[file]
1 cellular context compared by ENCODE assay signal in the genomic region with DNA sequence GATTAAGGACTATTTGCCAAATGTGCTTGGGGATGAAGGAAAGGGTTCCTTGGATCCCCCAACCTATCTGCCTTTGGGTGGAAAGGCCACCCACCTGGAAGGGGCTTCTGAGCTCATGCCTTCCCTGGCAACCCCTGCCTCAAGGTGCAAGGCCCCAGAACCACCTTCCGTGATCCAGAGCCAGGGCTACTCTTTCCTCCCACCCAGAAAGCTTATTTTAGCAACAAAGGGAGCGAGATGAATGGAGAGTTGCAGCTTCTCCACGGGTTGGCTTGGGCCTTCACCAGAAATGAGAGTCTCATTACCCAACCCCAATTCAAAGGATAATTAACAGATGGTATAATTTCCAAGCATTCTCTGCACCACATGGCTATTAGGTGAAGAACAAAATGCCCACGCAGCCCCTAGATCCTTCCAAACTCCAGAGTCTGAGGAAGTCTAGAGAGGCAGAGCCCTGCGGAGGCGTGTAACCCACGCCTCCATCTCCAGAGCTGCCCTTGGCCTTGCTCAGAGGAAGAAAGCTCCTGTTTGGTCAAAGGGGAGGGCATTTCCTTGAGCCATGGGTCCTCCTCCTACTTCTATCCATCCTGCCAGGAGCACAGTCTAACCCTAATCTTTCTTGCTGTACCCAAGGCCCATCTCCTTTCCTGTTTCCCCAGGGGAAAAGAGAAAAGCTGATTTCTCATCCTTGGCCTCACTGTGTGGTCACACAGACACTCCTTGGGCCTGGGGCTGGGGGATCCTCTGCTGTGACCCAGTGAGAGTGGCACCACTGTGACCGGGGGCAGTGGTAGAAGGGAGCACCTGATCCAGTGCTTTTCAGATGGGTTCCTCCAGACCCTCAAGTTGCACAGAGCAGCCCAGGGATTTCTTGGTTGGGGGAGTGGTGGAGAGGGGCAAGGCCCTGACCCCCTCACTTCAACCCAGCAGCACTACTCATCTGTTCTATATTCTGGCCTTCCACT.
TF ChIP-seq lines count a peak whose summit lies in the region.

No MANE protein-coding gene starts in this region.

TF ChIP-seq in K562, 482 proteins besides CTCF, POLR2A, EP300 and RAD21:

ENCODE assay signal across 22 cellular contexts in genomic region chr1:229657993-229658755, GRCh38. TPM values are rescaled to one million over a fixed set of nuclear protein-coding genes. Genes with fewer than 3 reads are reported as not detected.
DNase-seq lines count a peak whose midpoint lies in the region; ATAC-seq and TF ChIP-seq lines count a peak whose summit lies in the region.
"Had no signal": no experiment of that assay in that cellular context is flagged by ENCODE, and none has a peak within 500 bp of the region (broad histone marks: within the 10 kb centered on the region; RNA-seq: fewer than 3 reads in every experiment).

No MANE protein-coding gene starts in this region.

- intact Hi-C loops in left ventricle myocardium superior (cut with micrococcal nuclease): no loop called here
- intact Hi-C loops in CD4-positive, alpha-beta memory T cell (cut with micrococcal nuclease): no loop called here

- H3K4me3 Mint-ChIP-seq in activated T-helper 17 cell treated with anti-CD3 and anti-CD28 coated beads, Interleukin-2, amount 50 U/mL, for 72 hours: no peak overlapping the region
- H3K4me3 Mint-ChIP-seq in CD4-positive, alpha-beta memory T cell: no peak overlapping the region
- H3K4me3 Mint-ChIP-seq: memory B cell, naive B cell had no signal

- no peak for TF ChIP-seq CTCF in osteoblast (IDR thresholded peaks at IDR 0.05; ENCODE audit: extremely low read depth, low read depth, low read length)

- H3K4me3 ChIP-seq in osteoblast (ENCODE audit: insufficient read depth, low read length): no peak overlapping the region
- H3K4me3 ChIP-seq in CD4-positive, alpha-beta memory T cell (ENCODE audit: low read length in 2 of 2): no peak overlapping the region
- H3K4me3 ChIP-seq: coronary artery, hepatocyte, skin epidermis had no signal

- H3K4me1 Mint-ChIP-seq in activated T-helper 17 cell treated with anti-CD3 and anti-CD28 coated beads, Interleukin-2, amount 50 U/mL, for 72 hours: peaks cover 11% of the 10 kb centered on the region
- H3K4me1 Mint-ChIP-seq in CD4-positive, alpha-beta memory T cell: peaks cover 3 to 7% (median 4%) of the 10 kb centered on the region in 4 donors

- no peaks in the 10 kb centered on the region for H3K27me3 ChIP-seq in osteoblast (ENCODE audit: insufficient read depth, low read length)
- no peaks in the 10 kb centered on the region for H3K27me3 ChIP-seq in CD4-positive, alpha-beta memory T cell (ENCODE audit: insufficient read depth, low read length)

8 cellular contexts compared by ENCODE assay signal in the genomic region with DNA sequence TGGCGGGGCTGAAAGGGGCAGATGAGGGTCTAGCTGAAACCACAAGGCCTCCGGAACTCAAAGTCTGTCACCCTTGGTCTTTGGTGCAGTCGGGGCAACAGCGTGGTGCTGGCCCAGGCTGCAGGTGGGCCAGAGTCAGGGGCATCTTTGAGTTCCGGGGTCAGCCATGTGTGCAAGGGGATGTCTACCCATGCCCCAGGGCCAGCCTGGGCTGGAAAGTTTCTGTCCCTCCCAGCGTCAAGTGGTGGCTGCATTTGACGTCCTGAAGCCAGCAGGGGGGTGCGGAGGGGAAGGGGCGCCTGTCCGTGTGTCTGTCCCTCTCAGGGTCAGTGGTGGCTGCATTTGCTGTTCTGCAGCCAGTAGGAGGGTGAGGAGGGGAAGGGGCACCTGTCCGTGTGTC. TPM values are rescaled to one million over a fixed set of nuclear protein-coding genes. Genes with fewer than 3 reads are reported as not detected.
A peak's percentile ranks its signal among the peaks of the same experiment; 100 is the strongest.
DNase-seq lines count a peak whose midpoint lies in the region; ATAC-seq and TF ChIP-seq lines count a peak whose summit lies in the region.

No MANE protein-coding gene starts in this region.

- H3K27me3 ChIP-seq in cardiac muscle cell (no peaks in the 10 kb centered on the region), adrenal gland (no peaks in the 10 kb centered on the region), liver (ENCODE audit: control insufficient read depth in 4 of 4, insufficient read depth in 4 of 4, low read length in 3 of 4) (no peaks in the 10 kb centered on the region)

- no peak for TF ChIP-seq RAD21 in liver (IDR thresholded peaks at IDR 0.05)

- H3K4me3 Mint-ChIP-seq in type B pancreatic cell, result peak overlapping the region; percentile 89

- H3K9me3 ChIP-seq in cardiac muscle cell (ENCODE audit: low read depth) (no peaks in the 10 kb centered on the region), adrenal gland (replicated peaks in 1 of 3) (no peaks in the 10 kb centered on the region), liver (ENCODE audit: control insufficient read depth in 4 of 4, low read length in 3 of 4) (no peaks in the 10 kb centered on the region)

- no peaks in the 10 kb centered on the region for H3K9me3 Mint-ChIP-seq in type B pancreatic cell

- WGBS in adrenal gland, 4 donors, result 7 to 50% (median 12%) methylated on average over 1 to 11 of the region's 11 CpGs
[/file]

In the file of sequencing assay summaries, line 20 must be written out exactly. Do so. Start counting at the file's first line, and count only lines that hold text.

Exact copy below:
- no peaks in the 10 kb centered on the region for H3K27me3 ChIP-seq in osteoblast (ENCODE audit: insufficient read depth, low read length)